# Are the consequences of contradictions avoidable?

In common natural languages, there are two interpretations of the word "or".

Can you construct a formal logic based on the excluding notion of "or", such that from a contradictory ($A$ and $\mathbb{not}(A)$ is true simultaneously) it doesn't follow, that all formulas are true?

That logic doesn't have to be very strong, but should still look like something which can be used to compute intuitive conclusion rules from some axioms.

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I don't know what you mean by "constructing a logic from [...]or". The rest seems like you might be interested in paraconsistent logic. – Michael Greinecker Jul 23 '12 at 13:20
@MichaelGreinecker: I just assumed here that both or's have some representation by a chain of other symbols, just like $\Longrightarrow$ is "not or". What I mean is to that this version of or as primitive symbol and avoid the axiom $A\Longrightarrow A\ or\ B$ (Disjunction introduction). – NikolajK Jul 23 '12 at 13:23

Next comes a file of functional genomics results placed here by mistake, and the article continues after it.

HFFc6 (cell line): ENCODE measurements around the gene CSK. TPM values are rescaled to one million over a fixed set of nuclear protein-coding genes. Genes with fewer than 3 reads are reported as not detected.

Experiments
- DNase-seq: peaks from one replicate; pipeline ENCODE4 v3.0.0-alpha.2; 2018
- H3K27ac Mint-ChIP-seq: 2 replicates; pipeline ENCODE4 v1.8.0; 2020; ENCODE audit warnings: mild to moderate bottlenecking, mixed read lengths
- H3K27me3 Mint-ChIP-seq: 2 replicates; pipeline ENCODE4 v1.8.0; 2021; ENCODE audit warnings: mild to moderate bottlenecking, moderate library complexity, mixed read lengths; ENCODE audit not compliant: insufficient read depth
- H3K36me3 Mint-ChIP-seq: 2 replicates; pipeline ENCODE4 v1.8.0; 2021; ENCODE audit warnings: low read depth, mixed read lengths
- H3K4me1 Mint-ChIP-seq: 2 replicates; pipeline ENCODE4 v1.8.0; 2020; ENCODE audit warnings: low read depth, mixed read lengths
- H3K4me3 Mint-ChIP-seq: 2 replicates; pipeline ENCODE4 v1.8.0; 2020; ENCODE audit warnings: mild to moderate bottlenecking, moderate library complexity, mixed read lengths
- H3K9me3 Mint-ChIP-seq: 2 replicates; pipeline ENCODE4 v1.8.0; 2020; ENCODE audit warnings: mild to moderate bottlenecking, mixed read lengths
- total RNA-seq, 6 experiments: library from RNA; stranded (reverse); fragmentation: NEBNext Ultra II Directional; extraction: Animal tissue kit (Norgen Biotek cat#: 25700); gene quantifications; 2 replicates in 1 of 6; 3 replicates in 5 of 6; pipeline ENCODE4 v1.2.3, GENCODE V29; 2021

You can still construct or out of and, not and xor, so I don't see how you would be "avoiding" that axiom, you're just making it more complicated to state. – Robert Mastragostino Jul 23 '12 at 13:26
@RobertMastragostino: (edit: I mean MichaelGreinecker) I guess the "Tradeoff" section in the link you gave answers my question, thx. – NikolajK Jul 23 '12 at 13:28
Possibly relevant: Can the principle of explosion be removed from constructive logic?. My conclusion in that thread was that I should go back and reread Graham Priest's book In Contradiction. – MJD Jul 23 '12 at 13:44

Graham Priest's book In Contradiction: A Study of the Transconsistent is fascinating, very readable, and discusses this exact question in exhaustive detail.

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